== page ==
The likenesses of all four members of The Beatles — from left to right: Paul McCartney, John Lennon, George Harrison and Ringo Starr — were created by artist David Hollier on these vintage Royal typewriters.
Paul’s face is made up of the lyrics from the songs “I’ve Just Seen a Face” and “I Saw Her Standing There.”
John’s facial features were formed from the lyrics of the songs “A Hard Day’s Night” and “Please, Please Me.”
On the face of George (my favorite Beatle) you can read the lyrics from two songs he penned, “I Need You” and “You Like Me Too Much.”
Ringo sang lead on the songs “Boys” and “I Wanna Be Your Man,” so it makes sense that Hollier would have used these songs to recreate his unique visage.
I wish I had been able to get a close up shot of some of the lyrics, but the plexiglass vitrine protecting this artwork from curious hands at the Scope Art Fare also created a pretty gnarly glare. This piece is priced at $10,500 for all four typewriters and the pages wrapped around their rollers! David Hollier is represented by New Apostle Gallery located in Brooklyn, New York.
Do you love The Beatles? I sure do. I remember watching the band’s first film, A Hard Day’s Night, for the first time on a black & white TV set tucked way in a family room that we called The Den, and being totally enraptured by The Beatles charming shenanigans and totally amazing songs. I was probably five years old at the time, and by then the film was two years past its 1964 release date. Since that day, I’ve seen A Hard Day’s Night countless times on TV — either broadcast or via recorded media– but I’d never had the chance to see it on a Big Screen until Criterion hosted a press screening last month to promote the upcoming release of the newly restored 50th Anniversary edition of the film. Let me tell you, it is really something special, and sitting there in the dark theater with images of John Lennon, George Harrison, Paul McCartney and Ringo Starr all larger than life, took me right back to being that little five year old girl who was (and still is) just completely nuts about The Beatles.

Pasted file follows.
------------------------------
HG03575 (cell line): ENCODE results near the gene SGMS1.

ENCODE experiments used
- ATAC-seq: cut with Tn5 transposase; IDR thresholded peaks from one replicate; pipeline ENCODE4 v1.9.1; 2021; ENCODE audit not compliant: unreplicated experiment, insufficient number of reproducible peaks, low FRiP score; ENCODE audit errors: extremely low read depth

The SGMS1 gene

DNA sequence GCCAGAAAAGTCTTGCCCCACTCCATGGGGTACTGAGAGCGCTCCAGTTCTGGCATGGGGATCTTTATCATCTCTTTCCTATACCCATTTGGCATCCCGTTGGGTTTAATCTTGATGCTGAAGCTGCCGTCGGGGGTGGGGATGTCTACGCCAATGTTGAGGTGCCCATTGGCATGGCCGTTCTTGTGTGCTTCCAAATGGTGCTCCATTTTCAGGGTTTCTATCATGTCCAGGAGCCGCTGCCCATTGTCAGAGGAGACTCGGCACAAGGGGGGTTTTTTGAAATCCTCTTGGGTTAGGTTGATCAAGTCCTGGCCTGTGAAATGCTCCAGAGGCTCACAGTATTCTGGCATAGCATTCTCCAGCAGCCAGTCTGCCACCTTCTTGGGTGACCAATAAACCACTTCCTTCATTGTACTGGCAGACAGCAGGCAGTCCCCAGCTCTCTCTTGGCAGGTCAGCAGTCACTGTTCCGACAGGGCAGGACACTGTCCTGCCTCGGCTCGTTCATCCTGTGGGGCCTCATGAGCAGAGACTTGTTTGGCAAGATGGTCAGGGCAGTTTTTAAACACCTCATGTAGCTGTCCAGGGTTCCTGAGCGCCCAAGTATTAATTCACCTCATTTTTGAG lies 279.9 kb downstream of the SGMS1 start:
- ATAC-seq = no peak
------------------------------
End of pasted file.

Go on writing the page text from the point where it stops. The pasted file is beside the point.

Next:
Directed by the legendary Richard Lester and released amid the initial global frenzy of Beatlemania, A Hard Day’s Night follows the fab four through a fictionalized ‘typical day’ of running from hoards of crazed fans, traveling by train, hanging out in their hotel room, meeting the press, cracking wise, filming a live TV show and, finally, performing for a capacity crowd of those same of hysterical fans who simply will not stop screaming. There are couple fun subplots such as a hilarious running joke about Paul’s Grandfather (Played brilliantly by Wilfrid Brambell, who was actually on 50 years old when he made A Hard Day’s Night) and a sweet interlude where a dejected Ringo runs off to have his own brief misadventure. The film is just fantastic and features a dozen original Beatles songs that still sound better than any pop music released in the past 20 years or more. I could watch it over and over again.